Covid-19 Will Change What We Value and How We Live

April 18, 2021

Photo by Manny Becera

A fascinating article by Ukrainian architect Sergey Makhno published last month in Dezeen, an online architecture, interiors and design magazine based in London, provides insight on how our homes may change in response to the worldwide Covid-19 pandemic. Makhno writes, “Values ​​will change, our lives and habits will change, and our homes will also change.”

Here are three of his predictions:

  1. Houses, not apartments.

Makhno’s argument is that apartment buildings were designed to house as

many people as possible in one place, before health and hygiene were as important as they are right now. During a pandemic, it’s important to reduce contact with everything used in an apartment building, he writes, including elevator, elevator buttons, door handles, surfaces and, above all, neighbors.

More than an escape from urban closeness and congestion, the house now offers a retreat from viruses and infections. Makhno believes urbanization will take a step back as people relocate to small towns and city suburbs.

  1. Bunkers better than open plan

Makhno reminds us that survivalists – those expecting the apocalypse – have been fortifying homes and buildings for a while now. The pandemic may encourage more people to identify spaces they would like to fortify – not necessarily because they believe the apocalypse is imminent, but because future pandemics or the consequences of climate change may make them practical. This might be a garage or basement, attic or something Makhno calls a “hopper” – an area of the home fortified with a pantry for food, water and some basic medical supplies.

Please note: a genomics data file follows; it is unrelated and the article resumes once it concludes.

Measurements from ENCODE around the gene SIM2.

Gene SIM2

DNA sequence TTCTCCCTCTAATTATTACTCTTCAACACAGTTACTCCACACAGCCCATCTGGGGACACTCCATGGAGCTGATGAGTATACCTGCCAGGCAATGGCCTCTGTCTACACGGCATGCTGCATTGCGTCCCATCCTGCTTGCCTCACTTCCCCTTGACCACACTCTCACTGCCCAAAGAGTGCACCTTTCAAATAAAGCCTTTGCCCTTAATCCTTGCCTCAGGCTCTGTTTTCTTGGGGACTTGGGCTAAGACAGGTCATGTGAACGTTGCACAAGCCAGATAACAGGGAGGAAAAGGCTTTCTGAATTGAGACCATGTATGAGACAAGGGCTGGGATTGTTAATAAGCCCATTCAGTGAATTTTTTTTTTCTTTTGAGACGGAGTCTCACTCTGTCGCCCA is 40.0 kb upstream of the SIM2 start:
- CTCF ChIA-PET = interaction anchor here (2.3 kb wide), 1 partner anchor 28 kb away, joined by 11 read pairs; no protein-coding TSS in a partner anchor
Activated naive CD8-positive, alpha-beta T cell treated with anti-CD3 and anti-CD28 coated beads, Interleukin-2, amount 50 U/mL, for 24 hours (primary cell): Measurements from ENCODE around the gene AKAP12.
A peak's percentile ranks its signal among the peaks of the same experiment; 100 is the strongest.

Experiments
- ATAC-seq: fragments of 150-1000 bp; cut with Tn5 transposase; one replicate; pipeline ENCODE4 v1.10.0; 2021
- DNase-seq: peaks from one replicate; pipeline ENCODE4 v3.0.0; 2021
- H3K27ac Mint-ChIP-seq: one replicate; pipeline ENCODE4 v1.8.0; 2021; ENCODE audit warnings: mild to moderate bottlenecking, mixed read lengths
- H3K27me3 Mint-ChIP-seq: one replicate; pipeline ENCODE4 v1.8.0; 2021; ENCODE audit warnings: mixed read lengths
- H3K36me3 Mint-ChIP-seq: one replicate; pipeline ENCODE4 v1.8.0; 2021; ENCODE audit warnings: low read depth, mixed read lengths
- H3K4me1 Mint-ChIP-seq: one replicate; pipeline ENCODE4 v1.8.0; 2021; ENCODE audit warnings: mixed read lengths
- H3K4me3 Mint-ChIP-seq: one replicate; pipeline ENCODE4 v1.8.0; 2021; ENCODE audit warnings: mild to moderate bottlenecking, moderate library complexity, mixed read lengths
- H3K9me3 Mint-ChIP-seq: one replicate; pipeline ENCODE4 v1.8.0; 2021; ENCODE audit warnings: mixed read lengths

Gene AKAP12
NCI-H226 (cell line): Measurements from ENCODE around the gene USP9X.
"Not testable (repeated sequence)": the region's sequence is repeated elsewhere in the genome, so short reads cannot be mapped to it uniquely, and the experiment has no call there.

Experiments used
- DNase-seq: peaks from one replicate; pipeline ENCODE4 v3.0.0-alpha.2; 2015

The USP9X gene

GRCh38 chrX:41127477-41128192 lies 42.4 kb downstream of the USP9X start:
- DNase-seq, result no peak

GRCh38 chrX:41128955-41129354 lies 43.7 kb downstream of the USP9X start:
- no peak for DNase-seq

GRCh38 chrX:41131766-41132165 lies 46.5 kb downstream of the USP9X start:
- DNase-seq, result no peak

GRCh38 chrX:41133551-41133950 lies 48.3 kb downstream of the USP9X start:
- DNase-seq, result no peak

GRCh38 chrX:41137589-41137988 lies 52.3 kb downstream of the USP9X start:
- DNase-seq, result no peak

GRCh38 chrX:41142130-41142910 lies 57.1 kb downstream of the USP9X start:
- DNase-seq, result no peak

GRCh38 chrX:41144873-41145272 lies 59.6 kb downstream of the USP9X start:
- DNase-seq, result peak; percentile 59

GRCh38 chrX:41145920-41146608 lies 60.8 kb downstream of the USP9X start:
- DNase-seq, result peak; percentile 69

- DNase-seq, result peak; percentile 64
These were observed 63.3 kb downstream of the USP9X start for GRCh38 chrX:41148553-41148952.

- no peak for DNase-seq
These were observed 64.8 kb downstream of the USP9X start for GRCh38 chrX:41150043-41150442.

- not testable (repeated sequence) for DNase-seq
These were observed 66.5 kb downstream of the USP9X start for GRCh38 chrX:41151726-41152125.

In addition, he believes the pandemic will spell the end of the open floo

r plan, where the entrance, living room, dining space and kitchen are pretty much all together, as privacy becomes more valuable than ever, because…

  1. Home is the new office

Writes Makhno: “During quarantine, most are forced to work from home. There will be people who will, on the first day after the quarantine, race to meet colleagues and drink that office coffee. But there will be those who will not want to return to the office.

“More attention will be given to the arrangement of the workplace at home. Spatial organization will change, with the place to work at home no longer a desk with a chair and a lamp, slotted somewhere in the corner of the living room or under the stai

rs. Now it will be a completely separate room with large windows, blackout curtains and comfortable furniture. It will be technically equipped and sound-insulated.

In response, offices will make more effort to win us back because everything that the top companies have will become commonplace.”

Makhno’s article also covers more “radical” changes (or just radical to me), including homes with self-sufficient power and water in case the grid goes down; water and air filtration systems in case a virus gets into the water supply; the global growth of urban farming; and rejection of mass industry because the new world will be about thin

gs that matter. “There will be fewer objects,” suggests Makhno, “and they will be chosen more responsibly. More questions will be asked: are they made of natural materials? Does their production harm the planet? In addition, governments will have to maintain local manufacturers to restore economic performance. Once you leave export and import, you will no longer be such frivolous cosmopolitans.”

In closing, he advises us to wash our hands, stay at home and help create a new, worthy life that the planet will no longer want to lose.

Sounds right to me.